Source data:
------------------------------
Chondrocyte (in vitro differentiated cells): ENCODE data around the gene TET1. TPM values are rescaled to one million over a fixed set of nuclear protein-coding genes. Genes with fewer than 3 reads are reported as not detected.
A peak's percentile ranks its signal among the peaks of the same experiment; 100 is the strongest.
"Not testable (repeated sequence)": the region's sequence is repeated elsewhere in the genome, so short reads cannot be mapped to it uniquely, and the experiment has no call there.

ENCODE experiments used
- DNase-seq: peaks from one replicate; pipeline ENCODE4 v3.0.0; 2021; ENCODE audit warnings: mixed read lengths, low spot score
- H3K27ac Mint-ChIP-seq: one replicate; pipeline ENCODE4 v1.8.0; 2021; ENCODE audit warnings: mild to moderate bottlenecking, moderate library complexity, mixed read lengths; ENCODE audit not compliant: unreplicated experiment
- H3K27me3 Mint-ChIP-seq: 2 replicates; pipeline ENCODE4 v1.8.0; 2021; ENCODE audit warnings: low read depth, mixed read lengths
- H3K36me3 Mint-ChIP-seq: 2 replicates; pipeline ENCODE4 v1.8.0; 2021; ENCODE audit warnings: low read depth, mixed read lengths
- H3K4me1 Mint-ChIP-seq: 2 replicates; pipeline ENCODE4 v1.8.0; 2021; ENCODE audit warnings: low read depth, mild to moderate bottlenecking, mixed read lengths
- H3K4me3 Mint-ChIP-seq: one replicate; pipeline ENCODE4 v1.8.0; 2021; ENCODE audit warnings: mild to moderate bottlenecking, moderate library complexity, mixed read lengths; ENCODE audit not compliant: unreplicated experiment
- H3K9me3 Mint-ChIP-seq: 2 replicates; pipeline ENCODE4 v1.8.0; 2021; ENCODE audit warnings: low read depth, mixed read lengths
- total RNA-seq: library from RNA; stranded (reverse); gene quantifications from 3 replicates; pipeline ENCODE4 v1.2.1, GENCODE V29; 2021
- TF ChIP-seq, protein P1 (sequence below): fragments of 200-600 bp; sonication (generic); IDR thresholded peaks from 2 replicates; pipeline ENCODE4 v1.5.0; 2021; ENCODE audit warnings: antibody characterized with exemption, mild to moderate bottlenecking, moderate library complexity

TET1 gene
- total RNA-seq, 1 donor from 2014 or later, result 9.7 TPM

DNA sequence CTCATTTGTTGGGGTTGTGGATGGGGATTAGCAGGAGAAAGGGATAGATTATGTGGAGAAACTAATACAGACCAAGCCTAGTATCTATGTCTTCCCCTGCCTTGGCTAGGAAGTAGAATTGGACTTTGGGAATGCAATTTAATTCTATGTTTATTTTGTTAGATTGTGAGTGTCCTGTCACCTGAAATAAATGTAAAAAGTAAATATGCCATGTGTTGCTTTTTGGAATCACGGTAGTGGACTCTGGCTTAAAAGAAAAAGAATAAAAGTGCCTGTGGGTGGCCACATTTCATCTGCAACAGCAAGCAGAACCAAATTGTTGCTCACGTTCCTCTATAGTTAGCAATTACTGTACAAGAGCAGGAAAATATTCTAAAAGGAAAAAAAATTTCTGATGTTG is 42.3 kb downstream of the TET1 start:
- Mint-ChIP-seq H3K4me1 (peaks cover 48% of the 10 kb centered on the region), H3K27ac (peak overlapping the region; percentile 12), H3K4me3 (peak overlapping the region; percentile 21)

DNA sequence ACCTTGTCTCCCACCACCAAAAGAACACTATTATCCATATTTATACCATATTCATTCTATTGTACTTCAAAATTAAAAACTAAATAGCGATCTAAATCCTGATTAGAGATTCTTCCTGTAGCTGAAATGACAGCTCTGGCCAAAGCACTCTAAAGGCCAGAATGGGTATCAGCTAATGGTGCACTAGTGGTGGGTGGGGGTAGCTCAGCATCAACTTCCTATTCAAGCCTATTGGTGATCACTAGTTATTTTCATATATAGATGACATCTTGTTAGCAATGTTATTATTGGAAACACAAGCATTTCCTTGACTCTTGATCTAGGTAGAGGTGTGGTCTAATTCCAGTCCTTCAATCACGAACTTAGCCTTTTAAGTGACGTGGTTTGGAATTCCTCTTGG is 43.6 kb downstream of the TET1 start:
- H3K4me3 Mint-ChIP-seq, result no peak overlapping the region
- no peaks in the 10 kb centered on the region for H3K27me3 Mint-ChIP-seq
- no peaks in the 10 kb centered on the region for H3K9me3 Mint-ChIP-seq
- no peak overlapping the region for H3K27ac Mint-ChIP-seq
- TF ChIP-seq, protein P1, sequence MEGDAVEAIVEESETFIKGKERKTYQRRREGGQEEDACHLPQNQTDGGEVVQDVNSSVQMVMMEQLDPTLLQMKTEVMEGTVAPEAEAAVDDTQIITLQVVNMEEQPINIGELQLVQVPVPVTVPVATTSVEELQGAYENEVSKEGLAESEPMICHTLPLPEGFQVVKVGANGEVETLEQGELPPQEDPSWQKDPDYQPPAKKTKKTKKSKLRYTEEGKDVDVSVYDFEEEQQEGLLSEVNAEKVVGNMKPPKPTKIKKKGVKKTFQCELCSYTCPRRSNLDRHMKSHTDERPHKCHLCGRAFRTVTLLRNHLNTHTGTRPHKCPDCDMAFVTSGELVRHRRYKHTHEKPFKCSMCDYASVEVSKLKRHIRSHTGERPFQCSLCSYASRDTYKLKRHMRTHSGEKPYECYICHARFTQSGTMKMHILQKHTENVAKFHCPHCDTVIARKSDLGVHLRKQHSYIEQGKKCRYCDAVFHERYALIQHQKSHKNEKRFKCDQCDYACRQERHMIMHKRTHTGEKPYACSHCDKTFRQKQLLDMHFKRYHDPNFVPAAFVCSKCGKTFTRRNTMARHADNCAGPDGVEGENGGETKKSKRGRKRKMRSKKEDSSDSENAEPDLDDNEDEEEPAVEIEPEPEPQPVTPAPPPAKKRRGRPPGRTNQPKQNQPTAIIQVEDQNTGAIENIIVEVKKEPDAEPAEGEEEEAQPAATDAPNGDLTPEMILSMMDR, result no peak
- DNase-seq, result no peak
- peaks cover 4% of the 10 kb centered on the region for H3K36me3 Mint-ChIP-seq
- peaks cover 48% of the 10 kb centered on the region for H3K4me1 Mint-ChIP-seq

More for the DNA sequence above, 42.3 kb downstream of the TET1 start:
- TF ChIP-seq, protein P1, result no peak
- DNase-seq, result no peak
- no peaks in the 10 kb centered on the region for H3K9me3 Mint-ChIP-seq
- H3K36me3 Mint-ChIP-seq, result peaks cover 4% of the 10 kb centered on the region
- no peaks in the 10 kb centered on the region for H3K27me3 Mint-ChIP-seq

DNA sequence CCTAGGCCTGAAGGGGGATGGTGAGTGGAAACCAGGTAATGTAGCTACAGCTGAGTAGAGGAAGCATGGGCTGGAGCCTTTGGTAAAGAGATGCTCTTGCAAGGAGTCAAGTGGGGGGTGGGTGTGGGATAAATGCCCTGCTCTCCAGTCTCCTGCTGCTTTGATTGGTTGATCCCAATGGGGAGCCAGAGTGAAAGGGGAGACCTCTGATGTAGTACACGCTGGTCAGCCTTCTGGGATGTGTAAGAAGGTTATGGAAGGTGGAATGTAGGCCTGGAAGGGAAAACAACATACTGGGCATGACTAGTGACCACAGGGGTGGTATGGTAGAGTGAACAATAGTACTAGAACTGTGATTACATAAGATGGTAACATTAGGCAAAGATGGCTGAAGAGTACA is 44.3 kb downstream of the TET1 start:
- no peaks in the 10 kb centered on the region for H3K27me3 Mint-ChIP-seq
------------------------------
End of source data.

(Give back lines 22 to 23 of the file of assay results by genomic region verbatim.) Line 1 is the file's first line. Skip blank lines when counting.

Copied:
- no peak overlapping the region for H3K27ac Mint-ChIP-seq
- TF ChIP-seq, protein P1, sequence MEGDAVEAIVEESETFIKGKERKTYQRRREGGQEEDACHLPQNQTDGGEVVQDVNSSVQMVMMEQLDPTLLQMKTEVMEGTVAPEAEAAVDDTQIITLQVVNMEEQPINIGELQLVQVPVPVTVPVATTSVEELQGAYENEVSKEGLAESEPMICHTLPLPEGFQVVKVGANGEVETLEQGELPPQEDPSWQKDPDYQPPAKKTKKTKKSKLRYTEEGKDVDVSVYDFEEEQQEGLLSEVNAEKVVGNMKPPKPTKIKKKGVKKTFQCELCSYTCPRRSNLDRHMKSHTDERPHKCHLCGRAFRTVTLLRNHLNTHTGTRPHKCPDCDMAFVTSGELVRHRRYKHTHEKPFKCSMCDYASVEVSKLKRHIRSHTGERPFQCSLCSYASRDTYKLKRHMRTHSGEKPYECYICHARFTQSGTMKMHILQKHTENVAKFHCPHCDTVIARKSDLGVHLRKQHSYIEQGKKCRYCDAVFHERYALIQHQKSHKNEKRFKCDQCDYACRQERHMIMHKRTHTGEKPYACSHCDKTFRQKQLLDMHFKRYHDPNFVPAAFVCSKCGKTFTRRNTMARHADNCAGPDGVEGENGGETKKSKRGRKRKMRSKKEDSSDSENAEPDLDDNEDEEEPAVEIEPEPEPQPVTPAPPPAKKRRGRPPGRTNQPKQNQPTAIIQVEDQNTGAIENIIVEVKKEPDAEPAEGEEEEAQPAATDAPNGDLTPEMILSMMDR, result no peak